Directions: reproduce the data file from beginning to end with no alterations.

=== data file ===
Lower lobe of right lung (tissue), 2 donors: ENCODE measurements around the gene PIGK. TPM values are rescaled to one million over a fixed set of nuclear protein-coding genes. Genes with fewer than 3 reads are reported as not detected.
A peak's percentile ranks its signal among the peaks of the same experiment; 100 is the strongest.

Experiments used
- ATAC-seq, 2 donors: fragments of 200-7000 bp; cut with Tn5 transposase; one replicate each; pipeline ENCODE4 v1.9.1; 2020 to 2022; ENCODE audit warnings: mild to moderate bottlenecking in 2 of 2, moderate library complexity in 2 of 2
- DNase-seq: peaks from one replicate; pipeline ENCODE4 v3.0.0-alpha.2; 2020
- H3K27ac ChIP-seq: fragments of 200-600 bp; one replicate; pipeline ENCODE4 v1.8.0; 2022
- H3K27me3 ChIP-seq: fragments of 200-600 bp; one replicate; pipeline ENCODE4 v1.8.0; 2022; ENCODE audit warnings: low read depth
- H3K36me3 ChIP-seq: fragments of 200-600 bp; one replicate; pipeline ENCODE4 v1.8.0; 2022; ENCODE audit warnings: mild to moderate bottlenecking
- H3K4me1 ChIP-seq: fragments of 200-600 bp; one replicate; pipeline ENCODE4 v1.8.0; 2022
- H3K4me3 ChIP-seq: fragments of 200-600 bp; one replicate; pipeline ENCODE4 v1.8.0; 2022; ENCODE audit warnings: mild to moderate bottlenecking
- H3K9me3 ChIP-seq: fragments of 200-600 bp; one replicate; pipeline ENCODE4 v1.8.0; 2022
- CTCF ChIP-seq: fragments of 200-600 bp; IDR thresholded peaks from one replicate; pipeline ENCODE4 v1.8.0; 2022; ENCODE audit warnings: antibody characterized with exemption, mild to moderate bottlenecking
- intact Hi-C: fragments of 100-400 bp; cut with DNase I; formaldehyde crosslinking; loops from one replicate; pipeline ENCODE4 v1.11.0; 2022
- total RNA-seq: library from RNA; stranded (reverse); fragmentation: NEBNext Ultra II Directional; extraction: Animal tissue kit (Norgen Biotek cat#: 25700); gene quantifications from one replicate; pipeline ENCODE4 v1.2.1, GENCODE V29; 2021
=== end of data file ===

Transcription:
Lower lobe of right lung (tissue), 2 donors: ENCODE measurements around the gene PIGK. TPM values are rescaled to one million over a fixed set of nuclear protein-coding genes. Genes with fewer than 3 reads are reported as not detected.
A peak's percentile ranks its signal among the peaks of the same experiment; 100 is the strongest.

Experiments used
- ATAC-seq, 2 donors: fragments of 200-7000 bp; cut with Tn5 transposase; one replicate each; pipeline ENCODE4 v1.9.1; 2020 to 2022; ENCODE audit warnings: mild to moderate bottlenecking in 2 of 2, moderate library complexity in 2 of 2
- DNase-seq: peaks from one replicate; pipeline ENCODE4 v3.0.0-alpha.2; 2020
- H3K27ac ChIP-seq: fragments of 200-600 bp; one replicate; pipeline ENCODE4 v1.8.0; 2022
- H3K27me3 ChIP-seq: fragments of 200-600 bp; one replicate; pipeline ENCODE4 v1.8.0; 2022; ENCODE audit warnings: low read depth
- H3K36me3 ChIP-seq: fragments of 200-600 bp; one replicate; pipeline ENCODE4 v1.8.0; 2022; ENCODE audit warnings: mild to moderate bottlenecking
- H3K4me1 ChIP-seq: fragments of 200-600 bp; one replicate; pipeline ENCODE4 v1.8.0; 2022
- H3K4me3 ChIP-seq: fragments of 200-600 bp; one replicate; pipeline ENCODE4 v1.8.0; 2022; ENCODE audit warnings: mild to moderate bottlenecking
- H3K9me3 ChIP-seq: fragments of 200-600 bp; one replicate; pipeline ENCODE4 v1.8.0; 2022
- CTCF ChIP-seq: fragments of 200-600 bp; IDR thresholded peaks from one replicate; pipeline ENCODE4 v1.8.0; 2022; ENCODE audit warnings: antibody characterized with exemption, mild to moderate bottlenecking
- intact Hi-C: fragments of 100-400 bp; cut with DNase I; formaldehyde crosslinking; loops from one replicate; pipeline ENCODE4 v1.11.0; 2022
- total RNA-seq: library from RNA; stranded (reverse); fragmentation: NEBNext Ultra II Directional; extraction: Animal tissue kit (Norgen Biotek cat#: 25700); gene quantifications from one replicate; pipeline ENCODE4 v1.2.1, GENCODE V29; 2021